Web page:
The D.C. Court of Appeals ruled on July 7 that a D.C. gay man who believes he’s entitled to a share of the estate of his deceased partner can petition the District’s courts for a declaration of common-law marriage between him and the partner, even though the partner was a resident of Rehoboth Beach, Del., at the time of his death.
The appeals court ruling overturned an earlier ruling by the D.C. Superior Court, which granted a motion to dismiss James Spellman’s petition for a common-law marriage declaration between him and Michael Kelly, his partner of 17 years, on grounds that the Superior Court didn’t have personal jurisdiction over Kelly’s estate and relatives in Delaware.
The ruling remands the case back to the D.C. Superior Court, which must now make a determination on the merits of whether a common-law marriage existed between Spellman and Kelly.
Spellman’s attorney, Ugo Colella, has said his client’s relationship with Kelly meets the legal criteria for a common law marriage – the two lived together and acted as married spouses.
Kelly’s relatives, led by his brother-in-law, Joseph Boland, filed a petition in Delaware to probate Kelly’s estate shortly after Kelly died in February 2013 at the age of 68. A Delaware court appointed Boland as personal representative or executor of the estate in accordance with Kelly’s 1990 will, which named Boland as personal representative. The will was filed in Sussex County, Del.
The Wall Street Journal reported in an August 2013 story that Delaware probate court records showed Kelly’s assets totaled $819,000 and included a Rehoboth Beach house assessed at the time with a value of $574,000. The will divided Kelly’s assets among his four siblings, the Wall Street Journal reported the court records as showing.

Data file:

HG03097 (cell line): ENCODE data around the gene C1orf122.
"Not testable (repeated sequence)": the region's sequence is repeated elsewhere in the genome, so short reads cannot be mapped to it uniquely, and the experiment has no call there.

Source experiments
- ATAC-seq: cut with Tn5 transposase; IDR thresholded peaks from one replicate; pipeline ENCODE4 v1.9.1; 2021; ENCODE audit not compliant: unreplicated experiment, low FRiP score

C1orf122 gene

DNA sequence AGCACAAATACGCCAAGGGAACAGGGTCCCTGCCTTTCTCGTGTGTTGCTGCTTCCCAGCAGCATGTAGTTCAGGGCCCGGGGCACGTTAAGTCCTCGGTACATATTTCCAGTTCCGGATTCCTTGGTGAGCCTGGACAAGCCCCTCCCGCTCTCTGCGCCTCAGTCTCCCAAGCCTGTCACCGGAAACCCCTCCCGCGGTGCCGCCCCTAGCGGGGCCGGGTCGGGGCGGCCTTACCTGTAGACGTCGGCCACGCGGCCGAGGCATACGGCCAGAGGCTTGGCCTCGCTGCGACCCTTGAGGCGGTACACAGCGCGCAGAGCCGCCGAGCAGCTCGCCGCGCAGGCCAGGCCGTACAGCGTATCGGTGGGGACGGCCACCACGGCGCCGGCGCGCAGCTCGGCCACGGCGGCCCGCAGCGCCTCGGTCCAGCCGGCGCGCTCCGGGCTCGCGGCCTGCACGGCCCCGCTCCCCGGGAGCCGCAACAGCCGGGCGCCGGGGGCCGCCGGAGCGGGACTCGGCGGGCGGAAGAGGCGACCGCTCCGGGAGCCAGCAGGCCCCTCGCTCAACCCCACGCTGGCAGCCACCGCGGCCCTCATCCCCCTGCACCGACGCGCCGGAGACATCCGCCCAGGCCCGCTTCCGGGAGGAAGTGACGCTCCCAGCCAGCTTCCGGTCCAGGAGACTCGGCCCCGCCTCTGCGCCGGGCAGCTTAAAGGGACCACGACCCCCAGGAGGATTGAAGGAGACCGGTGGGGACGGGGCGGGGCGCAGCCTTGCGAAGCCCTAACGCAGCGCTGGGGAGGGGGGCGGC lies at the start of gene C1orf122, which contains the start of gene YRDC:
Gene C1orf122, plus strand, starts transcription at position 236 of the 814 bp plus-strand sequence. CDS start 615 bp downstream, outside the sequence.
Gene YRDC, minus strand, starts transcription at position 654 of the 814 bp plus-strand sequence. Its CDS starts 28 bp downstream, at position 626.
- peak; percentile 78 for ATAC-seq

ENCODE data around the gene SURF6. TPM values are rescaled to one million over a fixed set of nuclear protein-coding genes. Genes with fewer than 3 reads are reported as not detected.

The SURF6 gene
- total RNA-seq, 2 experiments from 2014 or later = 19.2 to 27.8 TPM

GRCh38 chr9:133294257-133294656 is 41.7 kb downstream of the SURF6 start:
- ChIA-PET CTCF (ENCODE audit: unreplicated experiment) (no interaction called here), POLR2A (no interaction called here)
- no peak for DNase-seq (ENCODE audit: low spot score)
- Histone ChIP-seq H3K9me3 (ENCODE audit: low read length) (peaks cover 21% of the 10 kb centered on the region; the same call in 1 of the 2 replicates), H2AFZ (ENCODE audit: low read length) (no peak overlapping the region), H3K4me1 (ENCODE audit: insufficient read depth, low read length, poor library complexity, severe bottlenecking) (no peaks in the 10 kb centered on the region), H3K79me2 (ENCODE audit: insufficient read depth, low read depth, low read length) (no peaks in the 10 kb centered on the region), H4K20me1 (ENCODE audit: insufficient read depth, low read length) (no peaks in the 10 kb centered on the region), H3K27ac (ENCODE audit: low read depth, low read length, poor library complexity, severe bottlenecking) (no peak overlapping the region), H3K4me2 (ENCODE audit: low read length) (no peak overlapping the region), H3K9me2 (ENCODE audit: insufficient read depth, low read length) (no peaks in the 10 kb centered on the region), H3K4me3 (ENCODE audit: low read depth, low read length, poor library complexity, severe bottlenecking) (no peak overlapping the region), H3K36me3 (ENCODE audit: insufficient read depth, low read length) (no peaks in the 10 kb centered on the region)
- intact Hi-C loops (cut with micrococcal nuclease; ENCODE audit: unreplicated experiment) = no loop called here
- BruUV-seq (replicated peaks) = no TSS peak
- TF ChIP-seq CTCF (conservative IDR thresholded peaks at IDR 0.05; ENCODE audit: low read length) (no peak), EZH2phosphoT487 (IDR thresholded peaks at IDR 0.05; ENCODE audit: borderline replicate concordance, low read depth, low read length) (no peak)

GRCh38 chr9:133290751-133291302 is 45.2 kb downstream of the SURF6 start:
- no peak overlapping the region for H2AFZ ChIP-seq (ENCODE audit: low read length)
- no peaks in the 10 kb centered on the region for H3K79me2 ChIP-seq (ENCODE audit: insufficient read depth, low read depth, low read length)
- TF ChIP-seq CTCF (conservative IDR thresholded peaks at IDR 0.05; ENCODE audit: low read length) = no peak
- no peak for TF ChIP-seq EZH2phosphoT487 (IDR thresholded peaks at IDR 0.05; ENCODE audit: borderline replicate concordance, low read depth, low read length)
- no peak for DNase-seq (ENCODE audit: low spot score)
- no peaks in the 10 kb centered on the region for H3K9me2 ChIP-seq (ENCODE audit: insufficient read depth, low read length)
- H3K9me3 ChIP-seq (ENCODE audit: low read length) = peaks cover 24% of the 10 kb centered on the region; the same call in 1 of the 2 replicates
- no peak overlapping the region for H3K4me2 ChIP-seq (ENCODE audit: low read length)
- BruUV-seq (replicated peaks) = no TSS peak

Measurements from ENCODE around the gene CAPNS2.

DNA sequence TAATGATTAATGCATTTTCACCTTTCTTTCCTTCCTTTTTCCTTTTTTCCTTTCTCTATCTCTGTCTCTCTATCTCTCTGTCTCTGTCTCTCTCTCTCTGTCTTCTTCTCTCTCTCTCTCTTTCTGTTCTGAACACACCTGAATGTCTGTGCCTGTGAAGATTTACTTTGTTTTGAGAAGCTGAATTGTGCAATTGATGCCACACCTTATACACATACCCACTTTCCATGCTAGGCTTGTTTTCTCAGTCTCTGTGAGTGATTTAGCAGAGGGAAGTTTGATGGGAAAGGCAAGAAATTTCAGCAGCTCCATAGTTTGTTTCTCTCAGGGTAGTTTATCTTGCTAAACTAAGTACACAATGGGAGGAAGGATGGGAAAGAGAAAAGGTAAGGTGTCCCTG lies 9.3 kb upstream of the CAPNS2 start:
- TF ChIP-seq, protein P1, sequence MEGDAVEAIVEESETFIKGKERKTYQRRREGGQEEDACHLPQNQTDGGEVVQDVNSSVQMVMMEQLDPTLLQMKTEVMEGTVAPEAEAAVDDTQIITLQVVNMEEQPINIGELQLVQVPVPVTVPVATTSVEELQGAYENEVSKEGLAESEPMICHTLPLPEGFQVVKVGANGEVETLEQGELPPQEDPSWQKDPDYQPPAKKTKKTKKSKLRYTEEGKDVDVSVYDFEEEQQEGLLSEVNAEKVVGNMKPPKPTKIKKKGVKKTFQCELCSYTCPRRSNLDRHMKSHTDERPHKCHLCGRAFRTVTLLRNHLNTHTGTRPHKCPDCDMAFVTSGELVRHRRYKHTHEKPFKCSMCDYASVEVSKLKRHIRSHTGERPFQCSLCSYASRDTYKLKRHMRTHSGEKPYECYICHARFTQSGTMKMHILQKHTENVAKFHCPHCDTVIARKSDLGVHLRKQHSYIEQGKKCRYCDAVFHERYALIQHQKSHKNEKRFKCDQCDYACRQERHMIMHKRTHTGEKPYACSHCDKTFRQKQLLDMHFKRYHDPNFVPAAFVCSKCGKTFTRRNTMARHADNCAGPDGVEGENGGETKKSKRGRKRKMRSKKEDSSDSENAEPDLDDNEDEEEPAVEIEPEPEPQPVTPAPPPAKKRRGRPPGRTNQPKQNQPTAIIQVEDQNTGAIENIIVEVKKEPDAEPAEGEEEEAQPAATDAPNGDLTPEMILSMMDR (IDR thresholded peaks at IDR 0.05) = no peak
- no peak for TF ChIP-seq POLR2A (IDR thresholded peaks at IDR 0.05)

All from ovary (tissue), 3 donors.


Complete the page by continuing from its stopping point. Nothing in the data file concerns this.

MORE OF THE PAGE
At stake in Spellman’s common-law marriage petition is whether he would be entitled to some if not all of Kelly’s assets as Kelly’s legal spouse. D.C.-area attorney Michele Zavos, who specializes in LGBT family law, said spousal probate laws differ from state to state but if a person who dies has a will that predates his or her ceremonial or common-law marriage, the surviving spouse is entitled to a “spousal statutory share” of the estate.
When Spellman, now 58, filed a spousal claim before the Delaware probate court in 2013, Boland “rejected Mr. Spellman’s claim on the ground that there was no documentation of a marriage between Mr. Spellman and Mr. Kelly that would be recognized under Delaware law,” according to the D.C. Court of Appeals’ account of the case.
Spellman, through his attorney, then filed his petition with the D.C. Superior Court’s Domestic Relations Division seeking a declaration of common-law marriage between him and Kelly. The petition notes that Spellman and Kelly met Oct. 31, 1994.
“On Oct. 31, 1995, one year after their initial meeting, Mr. Kelly and Mr. Spellman made an agreement that, from that day forward, they would live together and consider themselves to be each other’s spouse,” the petition says.
“Mr. Kelly and Mr. Spellman lived together as spouses from Oct. 31, 1995 until Mr. Kelly’s passing on Feb. 16, 2013,” according to the petition.